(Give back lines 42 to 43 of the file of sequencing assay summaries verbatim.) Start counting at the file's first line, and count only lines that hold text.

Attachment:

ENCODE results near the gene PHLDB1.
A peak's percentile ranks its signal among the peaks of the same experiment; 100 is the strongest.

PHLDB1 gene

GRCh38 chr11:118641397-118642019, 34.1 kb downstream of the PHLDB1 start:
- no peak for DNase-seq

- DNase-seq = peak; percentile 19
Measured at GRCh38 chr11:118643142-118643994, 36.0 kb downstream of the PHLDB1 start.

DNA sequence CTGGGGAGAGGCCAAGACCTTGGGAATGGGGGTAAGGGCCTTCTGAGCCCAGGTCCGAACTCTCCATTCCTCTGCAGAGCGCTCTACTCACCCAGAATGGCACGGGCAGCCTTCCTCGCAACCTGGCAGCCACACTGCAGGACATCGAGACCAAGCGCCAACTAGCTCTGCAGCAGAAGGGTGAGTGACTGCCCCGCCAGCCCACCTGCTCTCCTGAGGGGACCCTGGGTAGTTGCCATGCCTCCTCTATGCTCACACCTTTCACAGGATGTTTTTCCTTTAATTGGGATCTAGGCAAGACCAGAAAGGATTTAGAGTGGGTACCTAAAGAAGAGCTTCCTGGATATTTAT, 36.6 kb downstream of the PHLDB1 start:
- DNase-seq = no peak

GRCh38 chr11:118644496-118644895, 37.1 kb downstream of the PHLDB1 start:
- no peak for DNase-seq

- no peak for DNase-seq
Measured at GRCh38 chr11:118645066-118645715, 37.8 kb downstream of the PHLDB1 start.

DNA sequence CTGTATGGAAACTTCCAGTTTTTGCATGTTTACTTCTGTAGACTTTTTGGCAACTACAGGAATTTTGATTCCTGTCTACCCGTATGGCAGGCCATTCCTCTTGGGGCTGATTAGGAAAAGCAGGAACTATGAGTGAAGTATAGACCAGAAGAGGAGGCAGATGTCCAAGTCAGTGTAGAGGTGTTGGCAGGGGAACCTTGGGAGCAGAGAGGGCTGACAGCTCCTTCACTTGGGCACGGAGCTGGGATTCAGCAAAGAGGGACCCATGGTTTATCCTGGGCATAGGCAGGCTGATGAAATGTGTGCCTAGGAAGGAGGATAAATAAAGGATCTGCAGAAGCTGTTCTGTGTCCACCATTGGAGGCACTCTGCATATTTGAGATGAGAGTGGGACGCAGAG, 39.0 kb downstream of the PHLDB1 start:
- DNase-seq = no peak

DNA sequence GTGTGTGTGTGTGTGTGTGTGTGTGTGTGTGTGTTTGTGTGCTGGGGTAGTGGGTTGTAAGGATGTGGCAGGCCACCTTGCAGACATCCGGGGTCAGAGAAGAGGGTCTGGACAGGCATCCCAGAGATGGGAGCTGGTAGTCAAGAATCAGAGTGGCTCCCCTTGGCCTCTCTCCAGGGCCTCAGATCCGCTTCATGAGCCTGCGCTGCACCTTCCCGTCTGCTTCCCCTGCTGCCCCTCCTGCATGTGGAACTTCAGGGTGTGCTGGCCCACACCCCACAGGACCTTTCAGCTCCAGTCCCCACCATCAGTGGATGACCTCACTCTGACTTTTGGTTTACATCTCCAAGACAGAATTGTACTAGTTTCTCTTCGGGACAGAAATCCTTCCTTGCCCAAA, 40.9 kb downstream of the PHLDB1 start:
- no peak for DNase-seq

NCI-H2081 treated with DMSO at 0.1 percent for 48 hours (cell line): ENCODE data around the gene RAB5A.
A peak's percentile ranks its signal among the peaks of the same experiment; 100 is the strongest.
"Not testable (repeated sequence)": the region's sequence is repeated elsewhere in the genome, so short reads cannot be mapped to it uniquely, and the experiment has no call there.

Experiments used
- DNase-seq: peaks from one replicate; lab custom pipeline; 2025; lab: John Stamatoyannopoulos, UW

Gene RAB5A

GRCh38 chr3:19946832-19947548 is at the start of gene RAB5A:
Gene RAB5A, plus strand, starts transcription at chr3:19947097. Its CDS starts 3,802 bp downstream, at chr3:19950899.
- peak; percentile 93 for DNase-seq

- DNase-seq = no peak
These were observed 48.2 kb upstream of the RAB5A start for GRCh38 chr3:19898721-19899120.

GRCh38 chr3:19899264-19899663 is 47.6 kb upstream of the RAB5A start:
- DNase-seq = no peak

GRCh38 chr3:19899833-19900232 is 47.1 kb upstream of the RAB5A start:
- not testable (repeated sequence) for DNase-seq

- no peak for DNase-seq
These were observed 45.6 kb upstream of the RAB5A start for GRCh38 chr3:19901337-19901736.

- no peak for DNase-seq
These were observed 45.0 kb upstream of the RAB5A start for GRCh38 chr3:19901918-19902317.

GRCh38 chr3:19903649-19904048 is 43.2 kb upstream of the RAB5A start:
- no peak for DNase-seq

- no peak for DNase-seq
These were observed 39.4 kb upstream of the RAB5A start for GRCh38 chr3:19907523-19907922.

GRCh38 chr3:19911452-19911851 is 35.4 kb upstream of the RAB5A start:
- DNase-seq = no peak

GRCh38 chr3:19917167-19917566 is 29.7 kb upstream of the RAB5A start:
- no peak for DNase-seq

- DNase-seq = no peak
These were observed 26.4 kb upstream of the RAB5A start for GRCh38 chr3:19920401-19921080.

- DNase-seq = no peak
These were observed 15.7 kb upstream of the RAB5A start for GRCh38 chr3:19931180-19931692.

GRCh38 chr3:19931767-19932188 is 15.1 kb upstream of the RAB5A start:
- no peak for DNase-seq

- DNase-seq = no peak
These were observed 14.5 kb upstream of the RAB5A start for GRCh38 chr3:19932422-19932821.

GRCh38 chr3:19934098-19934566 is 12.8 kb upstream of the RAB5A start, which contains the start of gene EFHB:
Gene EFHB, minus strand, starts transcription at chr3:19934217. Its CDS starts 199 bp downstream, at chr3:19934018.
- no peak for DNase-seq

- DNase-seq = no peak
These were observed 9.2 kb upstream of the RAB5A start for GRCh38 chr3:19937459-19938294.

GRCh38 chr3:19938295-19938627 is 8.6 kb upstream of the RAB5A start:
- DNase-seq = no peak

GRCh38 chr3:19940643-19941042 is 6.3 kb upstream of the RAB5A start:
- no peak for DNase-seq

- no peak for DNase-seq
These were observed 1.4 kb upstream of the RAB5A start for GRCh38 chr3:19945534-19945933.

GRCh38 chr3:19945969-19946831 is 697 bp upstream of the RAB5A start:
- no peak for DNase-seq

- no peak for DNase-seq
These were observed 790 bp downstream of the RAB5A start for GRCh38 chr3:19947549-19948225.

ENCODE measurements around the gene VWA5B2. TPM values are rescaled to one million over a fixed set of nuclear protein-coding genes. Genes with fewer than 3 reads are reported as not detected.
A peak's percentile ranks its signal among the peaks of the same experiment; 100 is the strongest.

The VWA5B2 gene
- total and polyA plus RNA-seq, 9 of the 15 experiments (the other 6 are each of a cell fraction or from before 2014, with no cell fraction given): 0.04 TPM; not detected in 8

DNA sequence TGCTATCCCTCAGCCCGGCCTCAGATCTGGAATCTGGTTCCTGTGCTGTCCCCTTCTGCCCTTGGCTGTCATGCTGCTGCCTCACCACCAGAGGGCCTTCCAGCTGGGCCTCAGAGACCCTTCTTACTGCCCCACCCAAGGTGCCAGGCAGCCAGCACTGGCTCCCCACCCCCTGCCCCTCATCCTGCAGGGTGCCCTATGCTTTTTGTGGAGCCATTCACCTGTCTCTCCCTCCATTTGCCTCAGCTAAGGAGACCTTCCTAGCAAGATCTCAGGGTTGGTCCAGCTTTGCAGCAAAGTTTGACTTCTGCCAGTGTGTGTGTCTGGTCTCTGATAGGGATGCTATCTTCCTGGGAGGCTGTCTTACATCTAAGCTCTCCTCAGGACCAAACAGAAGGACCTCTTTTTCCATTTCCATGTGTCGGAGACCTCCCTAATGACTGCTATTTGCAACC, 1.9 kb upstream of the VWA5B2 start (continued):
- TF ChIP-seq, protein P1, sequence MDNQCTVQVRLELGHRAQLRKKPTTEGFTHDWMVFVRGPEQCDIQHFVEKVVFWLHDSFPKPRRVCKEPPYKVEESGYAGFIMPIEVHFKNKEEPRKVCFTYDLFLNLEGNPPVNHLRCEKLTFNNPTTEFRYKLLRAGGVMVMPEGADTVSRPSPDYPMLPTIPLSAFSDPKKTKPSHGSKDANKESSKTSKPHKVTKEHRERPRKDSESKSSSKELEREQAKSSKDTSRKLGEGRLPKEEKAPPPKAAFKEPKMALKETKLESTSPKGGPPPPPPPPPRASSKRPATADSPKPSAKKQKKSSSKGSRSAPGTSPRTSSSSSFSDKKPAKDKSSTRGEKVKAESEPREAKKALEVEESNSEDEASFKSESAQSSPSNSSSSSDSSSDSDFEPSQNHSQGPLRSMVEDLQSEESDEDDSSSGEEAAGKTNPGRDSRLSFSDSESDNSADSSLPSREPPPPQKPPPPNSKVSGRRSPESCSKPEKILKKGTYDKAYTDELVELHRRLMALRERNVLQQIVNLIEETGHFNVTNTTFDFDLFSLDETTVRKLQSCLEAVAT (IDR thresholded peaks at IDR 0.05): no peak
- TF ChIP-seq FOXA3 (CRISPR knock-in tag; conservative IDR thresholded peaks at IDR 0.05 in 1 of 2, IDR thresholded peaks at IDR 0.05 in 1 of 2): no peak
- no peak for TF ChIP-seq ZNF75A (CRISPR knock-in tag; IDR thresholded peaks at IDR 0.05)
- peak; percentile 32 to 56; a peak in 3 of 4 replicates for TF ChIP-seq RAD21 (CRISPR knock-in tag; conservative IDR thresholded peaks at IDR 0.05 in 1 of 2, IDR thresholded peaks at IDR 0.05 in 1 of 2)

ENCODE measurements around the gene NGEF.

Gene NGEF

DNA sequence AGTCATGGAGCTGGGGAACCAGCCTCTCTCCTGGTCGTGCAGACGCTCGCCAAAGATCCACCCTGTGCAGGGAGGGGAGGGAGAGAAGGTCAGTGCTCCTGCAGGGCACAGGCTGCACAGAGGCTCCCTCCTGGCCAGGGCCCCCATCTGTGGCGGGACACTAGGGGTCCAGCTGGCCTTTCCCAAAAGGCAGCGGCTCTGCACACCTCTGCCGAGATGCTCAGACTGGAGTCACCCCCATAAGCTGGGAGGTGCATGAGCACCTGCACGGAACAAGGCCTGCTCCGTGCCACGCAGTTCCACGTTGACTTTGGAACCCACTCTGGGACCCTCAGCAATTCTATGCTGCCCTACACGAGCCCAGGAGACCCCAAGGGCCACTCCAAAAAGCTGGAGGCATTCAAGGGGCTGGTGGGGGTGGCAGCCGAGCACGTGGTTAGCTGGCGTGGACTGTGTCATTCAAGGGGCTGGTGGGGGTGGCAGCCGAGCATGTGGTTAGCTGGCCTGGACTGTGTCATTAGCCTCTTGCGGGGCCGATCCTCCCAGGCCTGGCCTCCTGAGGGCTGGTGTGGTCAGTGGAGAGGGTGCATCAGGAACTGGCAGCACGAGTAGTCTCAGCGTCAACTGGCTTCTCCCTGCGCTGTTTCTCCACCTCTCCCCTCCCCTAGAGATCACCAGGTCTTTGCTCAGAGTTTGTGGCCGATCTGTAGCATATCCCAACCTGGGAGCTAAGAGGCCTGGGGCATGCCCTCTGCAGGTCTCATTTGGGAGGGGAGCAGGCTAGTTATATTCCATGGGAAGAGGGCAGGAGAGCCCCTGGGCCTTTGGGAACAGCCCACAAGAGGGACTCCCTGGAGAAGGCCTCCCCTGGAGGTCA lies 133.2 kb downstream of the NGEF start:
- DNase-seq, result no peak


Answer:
- DNase-seq = no peak

GRCh38 chr3:19917167-19917566 is 29.7 kb upstream of the RAB5A start: